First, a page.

On December 22, 2020, in recognition of his national security achievements as both Director of National Intelligence and previously as a Member of Congress, the President awarded Director Ratcliffe the National Security Medal, the nation’s highest honor for distinguished achievement in the field of intelligence and national security.
Prior to his nomination and confirmation as DNI, John Ratcliffe served for over five years as the U.S. Representative for the 4th Congressional District of Texas. As a Congressman, Director Ratcliffe was a leading policy maker on national security issues as a member of the House Intelligence, Homeland Security and Judiciary committees.
Director Ratcliffe authored The United States-Israel Advanced Research Partnership Act, signed into law by President Obama on December 16, 2016, which allowed the U.S. and Israel to collaborate on research and development of cybersecurity technologies for national security purposes. The Strengthening State and Local Cyber Crime Fighting Act, authored by Director Ratcliffe and signed into law by President Trump on November 2, 2017, established the National Computer Forensics Institute as a national center for training law enforcement officials on the use of cyber technologies to investigate and secure digital evidence.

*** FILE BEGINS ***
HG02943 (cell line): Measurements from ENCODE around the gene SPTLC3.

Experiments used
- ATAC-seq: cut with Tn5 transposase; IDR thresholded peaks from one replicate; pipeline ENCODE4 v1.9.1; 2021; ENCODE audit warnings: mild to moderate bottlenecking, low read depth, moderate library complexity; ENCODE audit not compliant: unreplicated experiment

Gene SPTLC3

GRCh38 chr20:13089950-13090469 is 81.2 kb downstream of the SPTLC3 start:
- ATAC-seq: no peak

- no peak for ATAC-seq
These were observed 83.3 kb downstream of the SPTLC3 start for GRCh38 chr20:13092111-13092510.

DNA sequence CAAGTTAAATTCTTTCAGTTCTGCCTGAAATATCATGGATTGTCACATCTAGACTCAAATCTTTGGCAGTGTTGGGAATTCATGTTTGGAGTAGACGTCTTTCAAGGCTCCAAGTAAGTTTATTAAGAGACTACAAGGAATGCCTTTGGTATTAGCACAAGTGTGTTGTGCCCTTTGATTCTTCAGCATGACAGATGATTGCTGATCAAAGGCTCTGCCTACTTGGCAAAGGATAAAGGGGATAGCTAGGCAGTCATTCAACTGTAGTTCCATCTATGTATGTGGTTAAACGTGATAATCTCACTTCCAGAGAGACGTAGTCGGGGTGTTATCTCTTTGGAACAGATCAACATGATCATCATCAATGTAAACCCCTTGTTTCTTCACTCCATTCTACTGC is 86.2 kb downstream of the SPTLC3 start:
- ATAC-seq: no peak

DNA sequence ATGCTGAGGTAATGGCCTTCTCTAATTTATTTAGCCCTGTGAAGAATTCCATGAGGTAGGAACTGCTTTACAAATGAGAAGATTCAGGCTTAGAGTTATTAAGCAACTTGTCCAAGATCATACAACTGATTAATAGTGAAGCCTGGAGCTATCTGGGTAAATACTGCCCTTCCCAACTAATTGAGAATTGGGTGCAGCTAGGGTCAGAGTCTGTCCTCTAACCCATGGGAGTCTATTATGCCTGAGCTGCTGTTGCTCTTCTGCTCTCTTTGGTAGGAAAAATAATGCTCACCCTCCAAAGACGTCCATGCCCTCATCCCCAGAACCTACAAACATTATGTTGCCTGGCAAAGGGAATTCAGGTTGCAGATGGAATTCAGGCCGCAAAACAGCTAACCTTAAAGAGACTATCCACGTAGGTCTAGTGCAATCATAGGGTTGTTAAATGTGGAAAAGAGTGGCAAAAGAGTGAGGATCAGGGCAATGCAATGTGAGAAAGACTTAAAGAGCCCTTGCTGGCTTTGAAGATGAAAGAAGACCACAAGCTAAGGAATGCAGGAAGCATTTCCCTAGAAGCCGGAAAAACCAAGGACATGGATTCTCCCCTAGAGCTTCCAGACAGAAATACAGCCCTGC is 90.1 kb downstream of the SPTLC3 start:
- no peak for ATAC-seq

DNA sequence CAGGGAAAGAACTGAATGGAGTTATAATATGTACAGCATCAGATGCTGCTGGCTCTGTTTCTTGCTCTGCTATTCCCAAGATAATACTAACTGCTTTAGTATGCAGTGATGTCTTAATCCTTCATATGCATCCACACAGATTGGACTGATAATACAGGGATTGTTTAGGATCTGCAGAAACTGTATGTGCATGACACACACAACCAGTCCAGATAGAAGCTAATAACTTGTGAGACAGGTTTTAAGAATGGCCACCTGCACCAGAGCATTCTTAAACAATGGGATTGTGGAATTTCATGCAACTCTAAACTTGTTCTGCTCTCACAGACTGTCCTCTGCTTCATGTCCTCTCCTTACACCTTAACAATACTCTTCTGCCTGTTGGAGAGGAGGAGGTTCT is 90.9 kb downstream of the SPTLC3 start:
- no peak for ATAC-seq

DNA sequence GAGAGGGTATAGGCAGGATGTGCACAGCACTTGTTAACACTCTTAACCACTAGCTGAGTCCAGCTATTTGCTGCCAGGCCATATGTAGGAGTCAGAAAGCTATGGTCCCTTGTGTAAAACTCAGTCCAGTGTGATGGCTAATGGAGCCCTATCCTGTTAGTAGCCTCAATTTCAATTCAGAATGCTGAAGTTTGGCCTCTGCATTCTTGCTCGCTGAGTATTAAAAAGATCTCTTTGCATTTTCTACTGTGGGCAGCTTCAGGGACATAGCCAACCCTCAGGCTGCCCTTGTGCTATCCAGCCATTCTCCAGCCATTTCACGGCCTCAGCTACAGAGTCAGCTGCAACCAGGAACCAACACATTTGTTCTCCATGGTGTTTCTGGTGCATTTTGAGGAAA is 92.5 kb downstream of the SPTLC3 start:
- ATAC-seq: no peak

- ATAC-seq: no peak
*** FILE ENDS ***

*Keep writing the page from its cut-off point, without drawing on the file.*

Prior to serving in Congress, Director Ratcliffe served in the George W. Bush administration from 2004 to 2008, initially appointed as Chief of Anti-Terrorism and National Security for the Eastern District of Texas before being named the U.S. Attorney from 2007 to 2008.
From 2008 until 2014, Director Ratcliffe was a founding partner with former U.S. Attorney General John Ashcroft of Ashcroft Sutton Ratcliffe LLP, a firm providing strategic legal advice on national and international security issues.